When a man discovers his father in New York has long had another, secret, family—a wife and two kids—the interlocking fates of both families lead to surprise loyalties, love triangles, and a reservoir of inner strength—"It would be impossible to overstate just how good this book is" (Ann Patchett).
Ethan, a young lawyer in New York, learns that his father has long kept a second family—a Thai wife and two kids living in Queens. In the aftermath of this revelation, Ethan's mother spends a year working abroad, returning much changed, as events introduce her to the other wife. Across town, Ethan's half brothers are caught in their own complicated journeys: one brother's penchant for minor delinquency has escalated, and the other must travel to Bangkok to bail him out, while the bargains their mother has struck about love and money continue to shape their lives.
As Ethan finds himself caught in a love triangle of his own, the interwoven fates of these two households elegantly unfurl to encompass a woman rallying to help an ill brother with an unreliable lover and a filmmaker with a girlhood spent in Nepal. Evoking a generous and humane spirit, and a story that ranges over three continents, Secrets of Happiness
elucidates the ways people marshal the resources at hand to forge their own forms of joy.
The national bestseller and New York Times Notable Book about a young single mother living in New York, her eccentric aunt, and the decisions they make that have unexpected implications for the world around them from one of America's most gifted writers of fiction, "our own country's Alice Munro" (The Washington Post).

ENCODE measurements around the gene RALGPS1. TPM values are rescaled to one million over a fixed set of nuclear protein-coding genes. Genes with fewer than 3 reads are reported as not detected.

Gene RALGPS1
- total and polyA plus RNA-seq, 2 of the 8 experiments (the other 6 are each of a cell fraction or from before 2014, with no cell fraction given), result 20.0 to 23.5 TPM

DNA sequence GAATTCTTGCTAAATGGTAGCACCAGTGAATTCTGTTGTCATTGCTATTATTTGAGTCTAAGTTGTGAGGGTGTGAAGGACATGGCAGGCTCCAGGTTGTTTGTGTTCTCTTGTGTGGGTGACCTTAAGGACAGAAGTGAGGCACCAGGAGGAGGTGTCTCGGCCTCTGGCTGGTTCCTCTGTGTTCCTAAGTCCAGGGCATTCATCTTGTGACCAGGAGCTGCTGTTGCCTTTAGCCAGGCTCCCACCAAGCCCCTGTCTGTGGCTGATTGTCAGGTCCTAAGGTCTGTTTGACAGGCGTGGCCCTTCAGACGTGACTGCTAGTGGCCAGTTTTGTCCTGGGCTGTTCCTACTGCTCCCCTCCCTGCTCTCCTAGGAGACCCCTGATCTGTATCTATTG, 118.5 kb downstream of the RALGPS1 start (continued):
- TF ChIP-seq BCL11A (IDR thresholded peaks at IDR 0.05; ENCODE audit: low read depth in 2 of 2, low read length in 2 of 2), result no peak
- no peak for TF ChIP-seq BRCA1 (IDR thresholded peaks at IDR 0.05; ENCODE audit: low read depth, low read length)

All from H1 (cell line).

Reyna knows her relationship with Boyd isn’t perfect, yet as she visits him throughout his three–month stint at Rikers Island, their bond grows tighter. Kiki, now settled in the East Village after a journey that took her to Turkey and around the world, admires her niece’s spirit but worries that she always picks the wrong man. Little does she know that the otherwise honorable Boyd is pulling Reyna into a cigarette smuggling scheme, across state lines, where he could risk violating probation. When Reyna ultimately decides to remove herself for the sake of her four–year–old child, her small act of resistance sets into motion a tapestry of events that affect the lives of loved ones and strangers around them.
A novel that examines conviction, connection, and the possibility of generosity in the face of loss, Improvement
is as intricately woven together as Kiki’s beloved Turkish rugs, as colorful as the tattoos decorating Reyna’s body, with narrative twists and turns as surprising and unexpected as the lives all around us. The Boston Globe
says of Joan Silber: "No other writer can make a few small decisions ripple across the globe, and across time, with more subtlety and power." Improvement
is Silber’s most shining achievement yet. "Without fuss or flourishes, Joan Silber weaves a remarkably patterned tapestry connecting strangers from around the world to a central tragic car accident. The writing here is funny and down–to–earth, the characters are recognizably fallible, and the message is quietly profound: We are not ever really alone, however lonely we feel." —The Wall Street Journal